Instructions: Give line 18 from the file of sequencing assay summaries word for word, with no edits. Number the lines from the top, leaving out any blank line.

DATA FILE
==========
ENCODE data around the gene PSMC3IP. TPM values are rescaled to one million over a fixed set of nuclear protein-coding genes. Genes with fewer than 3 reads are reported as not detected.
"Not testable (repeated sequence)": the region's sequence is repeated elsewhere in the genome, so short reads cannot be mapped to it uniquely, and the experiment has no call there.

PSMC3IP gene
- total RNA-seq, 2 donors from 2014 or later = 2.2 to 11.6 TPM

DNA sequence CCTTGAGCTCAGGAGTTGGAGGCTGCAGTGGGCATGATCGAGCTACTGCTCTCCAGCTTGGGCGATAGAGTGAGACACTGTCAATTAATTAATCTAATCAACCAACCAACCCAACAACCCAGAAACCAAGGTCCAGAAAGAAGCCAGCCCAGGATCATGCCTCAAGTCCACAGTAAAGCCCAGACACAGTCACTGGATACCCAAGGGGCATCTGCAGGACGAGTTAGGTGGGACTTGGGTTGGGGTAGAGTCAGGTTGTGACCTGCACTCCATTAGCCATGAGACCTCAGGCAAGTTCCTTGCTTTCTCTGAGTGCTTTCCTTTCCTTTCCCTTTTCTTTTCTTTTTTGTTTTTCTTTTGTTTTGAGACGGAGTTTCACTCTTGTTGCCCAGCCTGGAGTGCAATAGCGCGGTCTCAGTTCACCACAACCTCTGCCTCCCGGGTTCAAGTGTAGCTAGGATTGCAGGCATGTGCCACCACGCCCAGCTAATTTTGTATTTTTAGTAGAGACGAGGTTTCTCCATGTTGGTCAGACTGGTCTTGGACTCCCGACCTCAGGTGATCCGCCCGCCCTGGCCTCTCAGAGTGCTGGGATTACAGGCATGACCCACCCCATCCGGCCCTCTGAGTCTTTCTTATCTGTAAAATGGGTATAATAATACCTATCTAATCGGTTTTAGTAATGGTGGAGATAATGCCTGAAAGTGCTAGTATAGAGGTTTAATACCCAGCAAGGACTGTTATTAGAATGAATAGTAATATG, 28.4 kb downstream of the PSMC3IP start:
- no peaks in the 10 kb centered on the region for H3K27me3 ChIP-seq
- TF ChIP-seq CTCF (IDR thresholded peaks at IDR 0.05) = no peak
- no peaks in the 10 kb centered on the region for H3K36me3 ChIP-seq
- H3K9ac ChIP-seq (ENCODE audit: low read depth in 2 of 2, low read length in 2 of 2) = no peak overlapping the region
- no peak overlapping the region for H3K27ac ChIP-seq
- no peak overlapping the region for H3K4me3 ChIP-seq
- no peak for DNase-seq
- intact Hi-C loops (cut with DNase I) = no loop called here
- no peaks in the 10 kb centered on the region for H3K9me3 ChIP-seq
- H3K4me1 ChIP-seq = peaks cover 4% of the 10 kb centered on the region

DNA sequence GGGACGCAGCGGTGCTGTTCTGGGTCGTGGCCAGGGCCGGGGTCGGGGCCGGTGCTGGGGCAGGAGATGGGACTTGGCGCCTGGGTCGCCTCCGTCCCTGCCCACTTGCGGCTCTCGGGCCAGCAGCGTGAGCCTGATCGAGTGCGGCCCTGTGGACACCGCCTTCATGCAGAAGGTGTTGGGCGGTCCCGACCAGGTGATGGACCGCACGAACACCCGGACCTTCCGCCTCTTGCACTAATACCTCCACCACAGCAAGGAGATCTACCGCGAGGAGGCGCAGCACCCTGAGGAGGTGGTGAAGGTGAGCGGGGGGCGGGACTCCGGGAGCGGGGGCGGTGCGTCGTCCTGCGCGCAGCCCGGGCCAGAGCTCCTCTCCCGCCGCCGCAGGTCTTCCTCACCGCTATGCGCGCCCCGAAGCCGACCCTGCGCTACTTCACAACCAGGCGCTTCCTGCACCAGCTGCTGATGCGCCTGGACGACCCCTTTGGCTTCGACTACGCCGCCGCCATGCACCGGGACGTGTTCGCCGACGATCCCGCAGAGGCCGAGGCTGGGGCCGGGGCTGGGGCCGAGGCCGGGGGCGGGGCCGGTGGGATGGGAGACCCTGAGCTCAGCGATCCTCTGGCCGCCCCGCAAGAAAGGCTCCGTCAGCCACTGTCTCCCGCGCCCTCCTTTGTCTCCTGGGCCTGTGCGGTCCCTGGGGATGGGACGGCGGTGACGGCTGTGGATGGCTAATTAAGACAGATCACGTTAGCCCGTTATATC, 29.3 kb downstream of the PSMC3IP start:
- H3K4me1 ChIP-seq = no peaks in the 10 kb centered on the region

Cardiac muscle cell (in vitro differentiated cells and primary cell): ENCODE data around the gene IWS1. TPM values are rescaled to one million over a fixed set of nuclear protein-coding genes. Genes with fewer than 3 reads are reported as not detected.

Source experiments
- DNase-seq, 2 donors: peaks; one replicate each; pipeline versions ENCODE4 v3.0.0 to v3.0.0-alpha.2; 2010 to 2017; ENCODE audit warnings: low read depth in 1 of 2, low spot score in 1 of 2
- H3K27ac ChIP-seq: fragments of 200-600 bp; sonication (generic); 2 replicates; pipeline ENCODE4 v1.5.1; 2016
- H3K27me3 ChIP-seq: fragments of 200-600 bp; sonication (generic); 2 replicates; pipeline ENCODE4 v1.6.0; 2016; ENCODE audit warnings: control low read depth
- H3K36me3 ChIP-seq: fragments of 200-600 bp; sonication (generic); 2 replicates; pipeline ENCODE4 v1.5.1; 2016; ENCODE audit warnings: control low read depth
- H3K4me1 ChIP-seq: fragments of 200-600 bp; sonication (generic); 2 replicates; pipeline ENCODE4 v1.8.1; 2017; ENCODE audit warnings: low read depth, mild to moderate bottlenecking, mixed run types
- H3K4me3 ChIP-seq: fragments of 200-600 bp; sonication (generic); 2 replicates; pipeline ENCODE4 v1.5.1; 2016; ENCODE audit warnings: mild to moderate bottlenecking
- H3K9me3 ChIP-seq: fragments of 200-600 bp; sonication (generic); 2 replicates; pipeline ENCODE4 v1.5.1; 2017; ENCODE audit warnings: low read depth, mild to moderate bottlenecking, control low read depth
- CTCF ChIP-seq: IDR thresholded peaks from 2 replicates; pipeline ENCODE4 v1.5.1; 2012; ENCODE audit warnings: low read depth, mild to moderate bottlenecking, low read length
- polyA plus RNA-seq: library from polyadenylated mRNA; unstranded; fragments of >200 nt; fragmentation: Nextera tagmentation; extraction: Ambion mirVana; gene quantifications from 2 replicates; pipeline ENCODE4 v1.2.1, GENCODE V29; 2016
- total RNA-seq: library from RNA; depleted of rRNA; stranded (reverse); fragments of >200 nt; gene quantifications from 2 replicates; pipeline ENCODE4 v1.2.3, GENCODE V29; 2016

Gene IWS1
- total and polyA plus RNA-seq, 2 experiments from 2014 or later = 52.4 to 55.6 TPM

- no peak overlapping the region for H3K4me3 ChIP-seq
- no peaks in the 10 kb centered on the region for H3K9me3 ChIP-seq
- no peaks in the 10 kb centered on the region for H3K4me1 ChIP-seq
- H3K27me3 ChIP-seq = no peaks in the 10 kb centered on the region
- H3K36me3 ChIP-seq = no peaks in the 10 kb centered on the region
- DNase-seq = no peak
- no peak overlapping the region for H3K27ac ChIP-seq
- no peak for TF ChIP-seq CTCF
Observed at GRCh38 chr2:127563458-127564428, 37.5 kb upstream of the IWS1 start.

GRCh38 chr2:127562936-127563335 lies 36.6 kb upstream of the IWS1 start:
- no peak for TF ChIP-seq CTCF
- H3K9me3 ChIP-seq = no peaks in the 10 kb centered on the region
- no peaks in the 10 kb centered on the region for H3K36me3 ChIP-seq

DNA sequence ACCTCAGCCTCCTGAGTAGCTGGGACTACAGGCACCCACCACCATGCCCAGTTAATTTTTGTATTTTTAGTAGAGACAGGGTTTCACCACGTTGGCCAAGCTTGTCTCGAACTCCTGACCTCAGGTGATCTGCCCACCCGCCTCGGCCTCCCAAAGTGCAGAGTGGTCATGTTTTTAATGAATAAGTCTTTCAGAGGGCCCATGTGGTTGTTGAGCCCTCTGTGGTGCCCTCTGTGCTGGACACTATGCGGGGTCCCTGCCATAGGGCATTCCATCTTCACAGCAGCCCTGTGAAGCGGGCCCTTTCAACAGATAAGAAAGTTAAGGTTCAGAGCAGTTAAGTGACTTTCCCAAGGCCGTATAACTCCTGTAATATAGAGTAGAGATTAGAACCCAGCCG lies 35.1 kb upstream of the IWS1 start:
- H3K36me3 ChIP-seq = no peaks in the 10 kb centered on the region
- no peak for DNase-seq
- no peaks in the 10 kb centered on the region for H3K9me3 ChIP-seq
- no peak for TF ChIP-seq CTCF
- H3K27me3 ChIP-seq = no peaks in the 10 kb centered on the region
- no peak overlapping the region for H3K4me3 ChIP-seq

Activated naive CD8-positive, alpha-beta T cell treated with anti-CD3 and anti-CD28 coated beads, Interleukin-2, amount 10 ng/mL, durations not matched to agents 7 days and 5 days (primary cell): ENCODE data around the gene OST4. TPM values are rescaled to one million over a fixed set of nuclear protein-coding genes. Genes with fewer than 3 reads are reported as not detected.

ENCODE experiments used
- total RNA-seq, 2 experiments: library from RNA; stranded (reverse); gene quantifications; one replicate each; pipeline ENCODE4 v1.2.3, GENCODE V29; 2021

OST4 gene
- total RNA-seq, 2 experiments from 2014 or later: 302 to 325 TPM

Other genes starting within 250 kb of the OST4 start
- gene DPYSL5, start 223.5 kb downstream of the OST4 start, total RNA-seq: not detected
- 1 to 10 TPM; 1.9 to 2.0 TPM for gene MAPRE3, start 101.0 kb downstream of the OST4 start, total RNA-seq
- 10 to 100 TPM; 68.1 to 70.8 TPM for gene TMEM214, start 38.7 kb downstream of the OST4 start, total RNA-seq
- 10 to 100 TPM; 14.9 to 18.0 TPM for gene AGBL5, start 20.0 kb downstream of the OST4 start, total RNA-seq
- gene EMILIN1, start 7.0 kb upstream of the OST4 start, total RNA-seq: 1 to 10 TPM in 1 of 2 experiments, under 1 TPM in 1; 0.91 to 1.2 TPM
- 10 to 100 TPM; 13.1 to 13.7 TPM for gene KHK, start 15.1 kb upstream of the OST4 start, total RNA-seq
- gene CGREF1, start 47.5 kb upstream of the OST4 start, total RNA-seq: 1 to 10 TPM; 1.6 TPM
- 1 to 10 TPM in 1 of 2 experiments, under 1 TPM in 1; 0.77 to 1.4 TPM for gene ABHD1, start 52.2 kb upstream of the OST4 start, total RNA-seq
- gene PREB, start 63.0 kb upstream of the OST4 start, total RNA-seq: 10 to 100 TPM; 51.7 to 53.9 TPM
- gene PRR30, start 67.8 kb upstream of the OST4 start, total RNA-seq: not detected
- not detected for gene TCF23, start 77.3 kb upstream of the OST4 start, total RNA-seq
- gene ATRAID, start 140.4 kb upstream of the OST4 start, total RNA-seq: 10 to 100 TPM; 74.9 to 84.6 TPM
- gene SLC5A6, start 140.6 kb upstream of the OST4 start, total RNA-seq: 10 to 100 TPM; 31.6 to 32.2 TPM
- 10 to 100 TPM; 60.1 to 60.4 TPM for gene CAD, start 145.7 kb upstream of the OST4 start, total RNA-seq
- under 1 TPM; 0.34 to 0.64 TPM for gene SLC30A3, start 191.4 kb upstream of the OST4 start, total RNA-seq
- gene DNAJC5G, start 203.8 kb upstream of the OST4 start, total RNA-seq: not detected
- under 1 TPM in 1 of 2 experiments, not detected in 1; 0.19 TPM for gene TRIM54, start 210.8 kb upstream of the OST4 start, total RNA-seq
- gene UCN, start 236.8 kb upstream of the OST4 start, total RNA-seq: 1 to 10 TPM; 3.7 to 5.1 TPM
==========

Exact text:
Cardiac muscle cell (in vitro differentiated cells and primary cell): ENCODE data around the gene IWS1. TPM values are rescaled to one million over a fixed set of nuclear protein-coding genes. Genes with fewer than 3 reads are reported as not detected.